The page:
This morning, Top Shelf announced the long-awaited next installment of Alan Moore and Kevin O'Neill's League of Extraordinary Gentlemen saga, shocking fans and retailers alike with the news that not only would O'Neill not be drawing it, but that after last year's "Century: 1910," Moore's scripts were jumping ahead almost 80 years for "League of Extraordinary Gentlemen: America 1988!"
Written by Moore with art by newcomer Rusty Shackles (filling in for O'Neill due to the latter's crippling addiction to "Pokemon SoulSilver"), "LOEG88" takes place in an era where the icons of popular fiction had moved out of dime novels and into movies and television, and today, ComicsAlliance has an exclusive look at the team and the solicitation for the first issue!
League of Extraordinary Gentlemen - America: 1988
When war-hero-turned-handyman Kesuke Miyagi is found drained of blood, it becomes clear that the occult gang known as the Lost Boys are targeting the only individuals that can stop them from complete domination of America. It's the perfect case for the League of Extraordinary Gentlemen--except that their government con
Foreign art can be inherently enticing for its foreignness. We all look to fiction and art to transport us to another world, another reality, another point of view, but much as memoir and autobiography hold in them a special titillation of getting to see something real and private, art from other cultures brings with it a promise that, no matter how successful the art may be at transporting or communicating, by default the reader will be exploring something exotic. As a suburban white boy I read manga
Do you like violent, foul-mouthed teenaged superheroes a la "The Boys" and "Brat Pack," but wish they were drawn more like children's books? Then man, have we got the book for you: "Superf*ckers" by James Kochalka
If you love self-contained indie superhero universes, cartoony art, and absolutely filthy humor, you should already be a fan of James Kochalka's "Superf*ckers," about a group of teenage heroes with poor impulse control
Over at Top Shelf 2.0, Kevin Cannon has posted a comic in the shape of a car. I don't just mean that it's a book in a car shape, I mean that the pages are on pieces of cardboard that combine to form a small vehicle with wheels that moves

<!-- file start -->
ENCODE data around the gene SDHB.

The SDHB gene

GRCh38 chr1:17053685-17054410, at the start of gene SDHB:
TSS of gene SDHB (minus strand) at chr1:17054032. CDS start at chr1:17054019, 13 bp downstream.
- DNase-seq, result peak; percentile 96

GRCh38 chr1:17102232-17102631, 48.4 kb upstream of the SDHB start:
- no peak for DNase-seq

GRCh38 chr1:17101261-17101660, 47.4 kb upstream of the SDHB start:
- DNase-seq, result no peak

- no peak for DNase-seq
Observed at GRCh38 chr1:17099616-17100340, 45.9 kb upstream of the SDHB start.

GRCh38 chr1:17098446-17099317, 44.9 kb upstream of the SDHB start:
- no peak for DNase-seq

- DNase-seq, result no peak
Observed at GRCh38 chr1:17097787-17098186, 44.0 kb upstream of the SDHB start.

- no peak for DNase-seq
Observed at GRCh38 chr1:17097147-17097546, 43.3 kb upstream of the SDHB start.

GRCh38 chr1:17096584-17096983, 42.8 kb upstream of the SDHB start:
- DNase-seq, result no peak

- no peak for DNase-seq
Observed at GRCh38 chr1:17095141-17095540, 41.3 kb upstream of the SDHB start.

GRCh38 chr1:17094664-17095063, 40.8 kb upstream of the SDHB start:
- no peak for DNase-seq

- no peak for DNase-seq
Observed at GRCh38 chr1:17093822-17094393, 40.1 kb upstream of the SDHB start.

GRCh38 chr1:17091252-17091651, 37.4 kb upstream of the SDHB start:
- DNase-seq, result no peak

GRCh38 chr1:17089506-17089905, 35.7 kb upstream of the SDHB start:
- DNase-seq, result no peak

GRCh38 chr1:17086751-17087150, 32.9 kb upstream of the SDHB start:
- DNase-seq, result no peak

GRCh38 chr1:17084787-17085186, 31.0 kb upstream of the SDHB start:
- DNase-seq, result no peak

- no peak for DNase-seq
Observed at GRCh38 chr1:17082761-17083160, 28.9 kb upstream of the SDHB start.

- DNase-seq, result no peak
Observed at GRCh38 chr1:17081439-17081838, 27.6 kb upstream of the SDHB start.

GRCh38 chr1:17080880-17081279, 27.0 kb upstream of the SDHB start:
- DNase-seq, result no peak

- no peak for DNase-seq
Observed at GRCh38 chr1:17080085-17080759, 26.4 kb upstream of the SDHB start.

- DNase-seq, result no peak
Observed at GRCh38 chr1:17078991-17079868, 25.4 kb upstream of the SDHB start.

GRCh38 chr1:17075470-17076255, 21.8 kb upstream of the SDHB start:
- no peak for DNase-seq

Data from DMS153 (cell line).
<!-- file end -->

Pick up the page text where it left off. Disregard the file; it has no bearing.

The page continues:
Voracious comic readers can now order from the Top Shelf for the price of wells. And if that crude bar hopping metaphor isn't obvious enough, Top Shelf Publications is having a massive $3 sale at its Web site.
Top Shelf has finally collected all the autographical comics of Eddie Campbell, the artist of "From Hell," in a satisfying large omnibus called "The Years Have Pants." It's about drinking, art, love, growing up, and the daily absurdities of being alive, and while you have to wait till October to get your copy, there are 16 pages online now for your viewin
The upcoming Bruce Willis flick "The Surrogates," which is based on a Top Shelf comic, imagines a society where people experience their lives through robot avatars rather than first-hand. A new video after the jump examines some of the science behind the technology in the film, and even prophesies that we will be living in a world similar to "The Surrogates" within ten years, which I find a liiiittle hard to believe, but great sound bite
Alan Moore is often called the greatest writer in comics, so when he decided to spend 16 years of his life working on an illustrated pornography titled "Lost Girls" about the sex lives of Alice in Wonderland, Wendy from "Peter Pan" and Dorothy from "The Wizard of Oz," most people stood up and paid attention.
Moore created "Lost Girls" with his long-time partner and now wife, painter Melinda Gebbie, hoping to add a work of artistic quality to the genre of pornography, which he felt was "woefully under-represented
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